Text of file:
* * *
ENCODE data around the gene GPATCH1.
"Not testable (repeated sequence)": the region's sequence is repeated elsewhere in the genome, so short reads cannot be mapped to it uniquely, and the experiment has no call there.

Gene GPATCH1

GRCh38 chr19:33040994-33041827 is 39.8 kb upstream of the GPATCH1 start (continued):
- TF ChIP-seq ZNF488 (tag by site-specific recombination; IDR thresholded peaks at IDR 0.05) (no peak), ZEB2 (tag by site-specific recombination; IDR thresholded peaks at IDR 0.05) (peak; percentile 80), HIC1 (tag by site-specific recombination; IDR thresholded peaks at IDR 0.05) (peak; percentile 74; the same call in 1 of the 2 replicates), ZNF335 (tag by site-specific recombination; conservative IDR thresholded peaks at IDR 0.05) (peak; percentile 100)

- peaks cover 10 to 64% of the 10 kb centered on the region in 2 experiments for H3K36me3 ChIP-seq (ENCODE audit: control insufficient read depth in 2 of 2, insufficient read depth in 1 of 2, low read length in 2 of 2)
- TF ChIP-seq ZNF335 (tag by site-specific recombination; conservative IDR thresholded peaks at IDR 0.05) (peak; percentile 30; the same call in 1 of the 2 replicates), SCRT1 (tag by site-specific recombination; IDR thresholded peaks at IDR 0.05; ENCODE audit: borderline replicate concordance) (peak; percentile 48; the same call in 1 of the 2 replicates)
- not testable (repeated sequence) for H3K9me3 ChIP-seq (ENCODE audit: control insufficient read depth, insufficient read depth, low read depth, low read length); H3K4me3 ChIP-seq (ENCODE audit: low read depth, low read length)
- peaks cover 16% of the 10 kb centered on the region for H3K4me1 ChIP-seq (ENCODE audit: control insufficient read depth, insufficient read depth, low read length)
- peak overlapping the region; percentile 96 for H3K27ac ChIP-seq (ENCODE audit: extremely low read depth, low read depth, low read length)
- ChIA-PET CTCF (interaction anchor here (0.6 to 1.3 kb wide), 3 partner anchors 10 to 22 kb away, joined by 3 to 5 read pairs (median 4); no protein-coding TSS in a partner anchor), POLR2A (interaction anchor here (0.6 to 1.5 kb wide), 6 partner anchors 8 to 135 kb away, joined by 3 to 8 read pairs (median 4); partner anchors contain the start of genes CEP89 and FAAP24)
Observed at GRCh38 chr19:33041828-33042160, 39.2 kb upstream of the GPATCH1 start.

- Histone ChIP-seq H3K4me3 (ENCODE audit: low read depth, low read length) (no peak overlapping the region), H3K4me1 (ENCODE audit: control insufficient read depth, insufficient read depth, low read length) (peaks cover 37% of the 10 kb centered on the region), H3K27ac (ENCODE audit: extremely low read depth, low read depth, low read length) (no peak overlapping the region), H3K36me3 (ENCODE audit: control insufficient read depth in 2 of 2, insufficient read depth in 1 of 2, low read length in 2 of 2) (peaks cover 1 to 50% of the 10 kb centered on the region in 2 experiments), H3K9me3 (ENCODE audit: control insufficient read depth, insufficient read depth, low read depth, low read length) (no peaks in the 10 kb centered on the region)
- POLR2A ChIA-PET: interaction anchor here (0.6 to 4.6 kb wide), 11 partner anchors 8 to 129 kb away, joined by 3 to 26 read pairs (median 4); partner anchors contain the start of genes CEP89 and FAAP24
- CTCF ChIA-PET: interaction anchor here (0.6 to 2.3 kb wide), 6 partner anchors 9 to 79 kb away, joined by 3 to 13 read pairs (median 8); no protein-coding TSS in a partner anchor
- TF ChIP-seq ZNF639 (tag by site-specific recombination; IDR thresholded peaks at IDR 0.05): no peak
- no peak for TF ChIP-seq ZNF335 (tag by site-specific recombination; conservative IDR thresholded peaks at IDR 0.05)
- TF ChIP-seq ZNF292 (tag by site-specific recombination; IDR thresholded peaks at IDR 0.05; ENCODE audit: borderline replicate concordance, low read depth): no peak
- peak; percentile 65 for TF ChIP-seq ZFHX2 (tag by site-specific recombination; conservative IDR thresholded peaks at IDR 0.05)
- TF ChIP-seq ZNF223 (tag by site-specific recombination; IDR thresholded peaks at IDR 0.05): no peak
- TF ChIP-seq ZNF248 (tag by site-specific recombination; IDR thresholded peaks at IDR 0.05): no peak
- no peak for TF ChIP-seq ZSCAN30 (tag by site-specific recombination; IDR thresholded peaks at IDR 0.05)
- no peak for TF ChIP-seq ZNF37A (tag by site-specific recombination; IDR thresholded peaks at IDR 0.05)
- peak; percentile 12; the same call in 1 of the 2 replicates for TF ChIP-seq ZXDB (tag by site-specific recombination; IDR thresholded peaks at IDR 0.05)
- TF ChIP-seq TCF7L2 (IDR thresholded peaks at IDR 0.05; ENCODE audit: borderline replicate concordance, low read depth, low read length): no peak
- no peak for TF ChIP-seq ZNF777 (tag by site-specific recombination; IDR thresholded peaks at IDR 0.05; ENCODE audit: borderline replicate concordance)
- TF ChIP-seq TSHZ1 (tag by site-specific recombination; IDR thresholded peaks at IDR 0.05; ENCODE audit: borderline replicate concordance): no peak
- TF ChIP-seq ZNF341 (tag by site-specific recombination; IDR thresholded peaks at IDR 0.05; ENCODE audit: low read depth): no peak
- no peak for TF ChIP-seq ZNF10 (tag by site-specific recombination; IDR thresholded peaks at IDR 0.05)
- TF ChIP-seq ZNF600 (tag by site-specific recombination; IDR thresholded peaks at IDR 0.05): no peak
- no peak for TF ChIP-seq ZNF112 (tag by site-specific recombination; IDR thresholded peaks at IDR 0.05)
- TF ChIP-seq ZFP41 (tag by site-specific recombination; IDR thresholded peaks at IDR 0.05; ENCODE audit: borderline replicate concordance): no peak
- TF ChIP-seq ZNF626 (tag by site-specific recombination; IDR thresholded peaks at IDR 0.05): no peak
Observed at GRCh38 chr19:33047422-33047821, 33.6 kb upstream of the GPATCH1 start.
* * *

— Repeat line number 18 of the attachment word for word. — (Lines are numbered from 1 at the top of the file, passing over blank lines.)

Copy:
- TF ChIP-seq ZNF292 (tag by site-specific recombination; IDR thresholded peaks at IDR 0.05; ENCODE audit: borderline replicate concordance, low read depth): no peak